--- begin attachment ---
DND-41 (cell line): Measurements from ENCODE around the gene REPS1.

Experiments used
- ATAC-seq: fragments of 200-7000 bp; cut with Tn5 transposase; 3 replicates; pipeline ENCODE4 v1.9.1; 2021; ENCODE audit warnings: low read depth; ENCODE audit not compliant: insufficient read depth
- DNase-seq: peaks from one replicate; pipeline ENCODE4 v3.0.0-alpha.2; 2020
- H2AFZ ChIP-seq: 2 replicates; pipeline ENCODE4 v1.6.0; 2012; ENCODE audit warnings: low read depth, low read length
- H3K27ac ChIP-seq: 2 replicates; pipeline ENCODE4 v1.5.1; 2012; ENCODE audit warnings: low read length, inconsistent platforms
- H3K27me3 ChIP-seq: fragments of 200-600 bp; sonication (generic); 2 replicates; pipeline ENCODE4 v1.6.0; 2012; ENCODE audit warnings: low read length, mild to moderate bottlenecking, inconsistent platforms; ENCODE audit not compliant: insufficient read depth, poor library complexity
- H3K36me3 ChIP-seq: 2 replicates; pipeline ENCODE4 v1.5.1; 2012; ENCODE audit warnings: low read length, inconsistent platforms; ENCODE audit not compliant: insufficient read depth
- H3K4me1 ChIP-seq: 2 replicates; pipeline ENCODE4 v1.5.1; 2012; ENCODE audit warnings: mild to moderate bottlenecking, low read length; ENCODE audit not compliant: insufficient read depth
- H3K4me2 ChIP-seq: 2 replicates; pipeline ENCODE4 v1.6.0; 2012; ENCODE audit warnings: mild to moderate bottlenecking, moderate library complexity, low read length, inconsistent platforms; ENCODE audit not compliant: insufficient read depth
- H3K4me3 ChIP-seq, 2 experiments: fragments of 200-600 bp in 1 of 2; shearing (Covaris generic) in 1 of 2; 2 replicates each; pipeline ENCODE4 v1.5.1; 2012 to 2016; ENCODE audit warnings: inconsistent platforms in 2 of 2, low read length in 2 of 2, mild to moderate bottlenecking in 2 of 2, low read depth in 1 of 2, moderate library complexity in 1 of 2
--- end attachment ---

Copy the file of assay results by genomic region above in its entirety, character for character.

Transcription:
DND-41 (cell line): Measurements from ENCODE around the gene REPS1.

Experiments used
- ATAC-seq: fragments of 200-7000 bp; cut with Tn5 transposase; 3 replicates; pipeline ENCODE4 v1.9.1; 2021; ENCODE audit warnings: low read depth; ENCODE audit not compliant: insufficient read depth
- DNase-seq: peaks from one replicate; pipeline ENCODE4 v3.0.0-alpha.2; 2020
- H2AFZ ChIP-seq: 2 replicates; pipeline ENCODE4 v1.6.0; 2012; ENCODE audit warnings: low read depth, low read length
- H3K27ac ChIP-seq: 2 replicates; pipeline ENCODE4 v1.5.1; 2012; ENCODE audit warnings: low read length, inconsistent platforms
- H3K27me3 ChIP-seq: fragments of 200-600 bp; sonication (generic); 2 replicates; pipeline ENCODE4 v1.6.0; 2012; ENCODE audit warnings: low read length, mild to moderate bottlenecking, inconsistent platforms; ENCODE audit not compliant: insufficient read depth, poor library complexity
- H3K36me3 ChIP-seq: 2 replicates; pipeline ENCODE4 v1.5.1; 2012; ENCODE audit warnings: low read length, inconsistent platforms; ENCODE audit not compliant: insufficient read depth
- H3K4me1 ChIP-seq: 2 replicates; pipeline ENCODE4 v1.5.1; 2012; ENCODE audit warnings: mild to moderate bottlenecking, low read length; ENCODE audit not compliant: insufficient read depth
- H3K4me2 ChIP-seq: 2 replicates; pipeline ENCODE4 v1.6.0; 2012; ENCODE audit warnings: mild to moderate bottlenecking, moderate library complexity, low read length, inconsistent platforms; ENCODE audit not compliant: insufficient read depth
- H3K4me3 ChIP-seq, 2 experiments: fragments of 200-600 bp in 1 of 2; shearing (Covaris generic) in 1 of 2; 2 replicates each; pipeline ENCODE4 v1.5.1; 2012 to 2016; ENCODE audit warnings: inconsistent platforms in 2 of 2, low read length in 2 of 2, mild to moderate bottlenecking in 2 of 2, low read depth in 1 of 2, moderate library complexity in 1 of 2